Leaving Recolleta Cemetery, we head back towards town center along Avenue del Libertador and Avenue Alvear, the avenue of the wealthy during the 1920’s, (from 1880-1930, Argentina was the 8th largest economy in the world).  Many homes here are huge and built with imported European materials and with European architects.  However, the stock market crash of 1929 wiped out many of the wealthy citizens holdings, and the following depression forced the sale of most of these mansions – in many cases to foreign governments.  Today, they serve as the Embassies of many foreign countries having been maintained and restored, and in wonderful, near-original condition.

Next, we went to the area of town referred to as “Little Palermo” – an historic neighborhood with large gardens, a planetarium, Japanese gardens, rose gardens, a jogging track, a large fitness club and the beautiful Palermo racetrack and restaurant. Buenos Aires is a city whose center is home to 3-million people and consists of 48 distinct neighborhoods covering 80 square-miles.  The Buenos Aires area covers over 2000 square-miles, consists politically of 15 districts with a total of 9-million people.

Next, we head ~20-miles to the far-north of the city to the area of El Tigre – a deltaic area on the river made up of thousands of islands and historically the location of weekend and summer camps and houses for people of the city to escape to.  The area is named for the jaguars that used to roam the area and encompasses 3 provinces and an area as large as The Netherlands.  Today, it is a mixture of camps and gated-communities and the country’s capital for rowing and kayaking. Here we take a Tigre Delta boat ride for an hour around a number of islands, (the water is only ~12-feet deep), drinking coffee and eating aljafors (2 soft biscuits with cream in the middle).  After the boat tour and a quick lunch, we head back to the hotel to collect our belongings and head to the airport to take our flight home.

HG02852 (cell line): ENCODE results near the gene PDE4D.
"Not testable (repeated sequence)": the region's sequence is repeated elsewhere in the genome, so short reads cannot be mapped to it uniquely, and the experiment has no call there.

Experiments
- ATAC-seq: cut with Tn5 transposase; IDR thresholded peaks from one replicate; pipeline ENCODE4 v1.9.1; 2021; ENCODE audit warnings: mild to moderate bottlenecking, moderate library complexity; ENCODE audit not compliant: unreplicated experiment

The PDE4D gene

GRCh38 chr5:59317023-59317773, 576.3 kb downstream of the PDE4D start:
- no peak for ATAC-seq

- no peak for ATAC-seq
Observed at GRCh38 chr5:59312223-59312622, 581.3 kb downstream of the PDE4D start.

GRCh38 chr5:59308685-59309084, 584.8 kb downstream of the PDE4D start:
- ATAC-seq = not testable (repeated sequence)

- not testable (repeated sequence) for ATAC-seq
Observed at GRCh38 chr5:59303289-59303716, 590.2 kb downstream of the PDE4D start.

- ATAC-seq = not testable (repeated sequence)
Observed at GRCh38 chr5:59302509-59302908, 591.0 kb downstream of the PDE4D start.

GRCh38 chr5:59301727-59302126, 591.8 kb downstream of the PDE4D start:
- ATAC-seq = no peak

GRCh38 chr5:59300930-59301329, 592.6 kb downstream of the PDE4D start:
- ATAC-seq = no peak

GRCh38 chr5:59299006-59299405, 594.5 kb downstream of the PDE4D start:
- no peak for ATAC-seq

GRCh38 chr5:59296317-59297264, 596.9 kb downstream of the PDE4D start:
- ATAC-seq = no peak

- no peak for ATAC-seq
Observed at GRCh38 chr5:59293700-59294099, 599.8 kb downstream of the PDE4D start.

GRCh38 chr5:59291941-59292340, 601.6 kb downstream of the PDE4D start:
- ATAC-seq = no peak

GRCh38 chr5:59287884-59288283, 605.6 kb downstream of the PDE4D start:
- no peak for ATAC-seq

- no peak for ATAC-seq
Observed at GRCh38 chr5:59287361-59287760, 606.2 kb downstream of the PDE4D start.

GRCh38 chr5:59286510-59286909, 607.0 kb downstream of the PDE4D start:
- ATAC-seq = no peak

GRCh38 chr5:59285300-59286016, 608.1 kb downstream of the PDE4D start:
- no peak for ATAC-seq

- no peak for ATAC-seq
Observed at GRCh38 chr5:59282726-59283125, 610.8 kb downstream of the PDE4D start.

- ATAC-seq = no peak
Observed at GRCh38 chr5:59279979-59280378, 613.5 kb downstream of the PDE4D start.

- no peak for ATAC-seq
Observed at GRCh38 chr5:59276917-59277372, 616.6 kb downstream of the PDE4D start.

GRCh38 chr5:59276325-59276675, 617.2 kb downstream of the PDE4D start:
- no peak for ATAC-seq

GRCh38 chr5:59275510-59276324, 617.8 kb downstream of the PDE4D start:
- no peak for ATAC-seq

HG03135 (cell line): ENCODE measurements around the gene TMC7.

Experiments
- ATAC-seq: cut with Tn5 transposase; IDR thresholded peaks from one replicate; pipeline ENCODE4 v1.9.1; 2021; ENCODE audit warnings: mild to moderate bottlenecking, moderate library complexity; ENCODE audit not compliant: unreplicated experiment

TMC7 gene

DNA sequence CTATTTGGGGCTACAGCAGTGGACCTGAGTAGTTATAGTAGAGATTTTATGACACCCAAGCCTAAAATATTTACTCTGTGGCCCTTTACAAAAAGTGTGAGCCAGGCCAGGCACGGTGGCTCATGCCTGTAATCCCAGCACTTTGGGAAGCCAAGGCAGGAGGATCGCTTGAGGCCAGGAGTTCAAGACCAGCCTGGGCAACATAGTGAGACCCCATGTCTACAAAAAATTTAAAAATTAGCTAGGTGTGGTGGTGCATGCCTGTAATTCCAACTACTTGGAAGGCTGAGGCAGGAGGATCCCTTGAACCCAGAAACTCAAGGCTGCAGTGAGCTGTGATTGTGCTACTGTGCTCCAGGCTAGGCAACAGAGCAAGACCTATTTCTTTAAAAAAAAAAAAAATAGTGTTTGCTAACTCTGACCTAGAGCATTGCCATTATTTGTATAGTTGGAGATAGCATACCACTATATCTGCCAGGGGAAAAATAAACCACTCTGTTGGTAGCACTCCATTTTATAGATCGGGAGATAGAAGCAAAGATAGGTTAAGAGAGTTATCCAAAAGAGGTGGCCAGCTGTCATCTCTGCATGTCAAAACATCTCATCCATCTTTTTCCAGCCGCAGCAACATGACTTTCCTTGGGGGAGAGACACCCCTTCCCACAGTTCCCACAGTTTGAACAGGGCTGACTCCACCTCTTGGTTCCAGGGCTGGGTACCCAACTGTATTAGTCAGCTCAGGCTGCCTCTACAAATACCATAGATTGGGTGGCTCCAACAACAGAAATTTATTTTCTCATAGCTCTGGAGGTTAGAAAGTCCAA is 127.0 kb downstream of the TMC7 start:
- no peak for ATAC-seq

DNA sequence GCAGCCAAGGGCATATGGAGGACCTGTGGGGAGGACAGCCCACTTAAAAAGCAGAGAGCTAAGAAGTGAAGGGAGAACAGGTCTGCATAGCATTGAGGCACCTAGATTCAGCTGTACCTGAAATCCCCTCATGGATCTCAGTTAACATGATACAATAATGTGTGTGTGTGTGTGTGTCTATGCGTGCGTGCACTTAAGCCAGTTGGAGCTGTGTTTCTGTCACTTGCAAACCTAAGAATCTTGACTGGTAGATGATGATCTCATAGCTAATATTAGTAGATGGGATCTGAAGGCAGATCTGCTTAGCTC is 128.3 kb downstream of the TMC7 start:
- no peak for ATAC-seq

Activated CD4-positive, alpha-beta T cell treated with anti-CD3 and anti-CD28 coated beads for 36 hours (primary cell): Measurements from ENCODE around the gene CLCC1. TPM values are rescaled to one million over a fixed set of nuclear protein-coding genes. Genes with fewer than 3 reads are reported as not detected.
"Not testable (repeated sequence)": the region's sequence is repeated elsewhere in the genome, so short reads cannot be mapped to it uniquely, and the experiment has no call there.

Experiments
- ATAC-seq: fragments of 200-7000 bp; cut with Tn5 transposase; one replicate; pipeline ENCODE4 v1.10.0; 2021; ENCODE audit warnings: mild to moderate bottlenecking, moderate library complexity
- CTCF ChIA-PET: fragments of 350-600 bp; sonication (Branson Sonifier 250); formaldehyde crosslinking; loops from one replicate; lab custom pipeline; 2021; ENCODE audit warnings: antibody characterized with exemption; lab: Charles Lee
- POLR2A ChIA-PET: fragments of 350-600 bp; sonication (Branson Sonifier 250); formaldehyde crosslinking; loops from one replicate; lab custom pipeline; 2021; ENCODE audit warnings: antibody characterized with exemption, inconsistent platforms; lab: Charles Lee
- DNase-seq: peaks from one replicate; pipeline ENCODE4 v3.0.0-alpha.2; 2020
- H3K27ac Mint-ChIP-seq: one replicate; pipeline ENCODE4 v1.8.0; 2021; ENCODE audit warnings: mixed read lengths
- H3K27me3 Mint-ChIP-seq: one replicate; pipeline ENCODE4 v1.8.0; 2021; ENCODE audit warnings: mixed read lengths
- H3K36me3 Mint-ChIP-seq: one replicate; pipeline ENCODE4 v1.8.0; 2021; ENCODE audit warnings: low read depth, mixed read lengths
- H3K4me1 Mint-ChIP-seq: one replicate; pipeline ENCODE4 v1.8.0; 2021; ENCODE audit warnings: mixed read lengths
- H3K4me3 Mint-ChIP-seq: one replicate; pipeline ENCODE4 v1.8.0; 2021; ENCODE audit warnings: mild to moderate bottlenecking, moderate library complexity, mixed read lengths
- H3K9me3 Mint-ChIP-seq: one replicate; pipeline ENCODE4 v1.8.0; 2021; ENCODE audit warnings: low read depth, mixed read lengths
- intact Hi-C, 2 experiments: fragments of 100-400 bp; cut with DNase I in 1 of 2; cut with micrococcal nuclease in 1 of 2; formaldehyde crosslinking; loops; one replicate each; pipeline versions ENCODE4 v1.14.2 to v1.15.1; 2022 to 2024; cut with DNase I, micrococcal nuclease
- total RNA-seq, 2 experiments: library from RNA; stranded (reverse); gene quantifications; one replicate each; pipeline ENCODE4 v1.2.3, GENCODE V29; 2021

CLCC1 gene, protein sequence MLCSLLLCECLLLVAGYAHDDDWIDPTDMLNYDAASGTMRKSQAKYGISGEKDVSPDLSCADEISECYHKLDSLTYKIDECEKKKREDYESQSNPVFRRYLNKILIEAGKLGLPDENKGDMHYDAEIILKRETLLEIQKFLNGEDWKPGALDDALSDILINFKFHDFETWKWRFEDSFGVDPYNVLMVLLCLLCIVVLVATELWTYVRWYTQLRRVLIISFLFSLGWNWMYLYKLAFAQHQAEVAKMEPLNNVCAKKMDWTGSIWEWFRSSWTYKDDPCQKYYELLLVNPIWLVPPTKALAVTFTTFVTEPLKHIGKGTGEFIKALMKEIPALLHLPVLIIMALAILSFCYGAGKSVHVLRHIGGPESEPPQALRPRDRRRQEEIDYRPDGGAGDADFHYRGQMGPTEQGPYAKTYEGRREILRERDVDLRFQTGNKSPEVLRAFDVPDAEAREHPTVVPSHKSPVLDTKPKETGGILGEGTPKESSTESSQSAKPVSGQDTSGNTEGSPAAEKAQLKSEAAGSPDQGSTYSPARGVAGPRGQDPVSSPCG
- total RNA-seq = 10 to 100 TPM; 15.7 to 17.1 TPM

El Tigre District – Venice of the South

It is now Wednesday February 6 and we are returning to Buenos Aires after only ~2-weeks to begin our trip to Antarctica.  We arrive in Buenos Aires on a domestic flight from the Argentinean side of Iguazu Falls, and take a bus from the airport to our hotel, The Emperador, located in the Recolletta area of the city.  After checking in we decided to explore a few of the nearby parks which we had seen from the bus on our earlier visit here. We walked to Parc de la Flor to see an Architectural wonder, the Floralis Generica, a giant stainless-steel flower blossom that blooms every morning.  It is a work from an Argentinian architect Eduardo Catalano that opened in 2002.  At 23-meters high and 18 tons weight it was the first sculpture of movement in the country.  It is a complex and precise high technology system that makes the petals (~3500 kg each) open with the first sunlight until its shape is complete, and then close again at sunset daily. 

The Floralis Generica by Eduardo Catalano

We then had a welcome dinner at the hotel to meet our group that would travel to Antarctica with us.  There are 10 of us plus our guide. Marco.  Marco is from Chile and has been a guide for 25+ years and has been doing tours to Antarctica for 11 years, although this will be only his second time to the South Georgian Islands. In our travel-group, there are 2 couples from Florida, and one couple each from Illinois, California, and Pennsylvania, and all appear to be very seasoned travelers.